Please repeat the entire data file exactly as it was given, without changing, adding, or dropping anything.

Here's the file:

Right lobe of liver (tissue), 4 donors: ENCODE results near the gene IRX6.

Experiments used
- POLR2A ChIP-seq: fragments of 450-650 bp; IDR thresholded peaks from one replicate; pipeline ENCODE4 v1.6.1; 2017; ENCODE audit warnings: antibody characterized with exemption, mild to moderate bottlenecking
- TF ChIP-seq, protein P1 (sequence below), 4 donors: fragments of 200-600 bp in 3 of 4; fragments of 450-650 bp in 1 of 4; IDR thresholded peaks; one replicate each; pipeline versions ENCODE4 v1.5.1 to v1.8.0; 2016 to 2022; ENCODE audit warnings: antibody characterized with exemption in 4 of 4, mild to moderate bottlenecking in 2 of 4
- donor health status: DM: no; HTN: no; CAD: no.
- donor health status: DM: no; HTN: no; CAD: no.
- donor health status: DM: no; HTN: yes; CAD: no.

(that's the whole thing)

Right lobe of liver (tissue), 4 donors: ENCODE results near the gene IRX6.

Experiments used
- POLR2A ChIP-seq: fragments of 450-650 bp; IDR thresholded peaks from one replicate; pipeline ENCODE4 v1.6.1; 2017; ENCODE audit warnings: antibody characterized with exemption, mild to moderate bottlenecking
- TF ChIP-seq, protein P1 (sequence below), 4 donors: fragments of 200-600 bp in 3 of 4; fragments of 450-650 bp in 1 of 4; IDR thresholded peaks; one replicate each; pipeline versions ENCODE4 v1.5.1 to v1.8.0; 2016 to 2022; ENCODE audit warnings: antibody characterized with exemption in 4 of 4, mild to moderate bottlenecking in 2 of 4
- donor health status: DM: no; HTN: no; CAD: no.
- donor health status: DM: no; HTN: no; CAD: no.
- donor health status: DM: no; HTN: yes; CAD: no.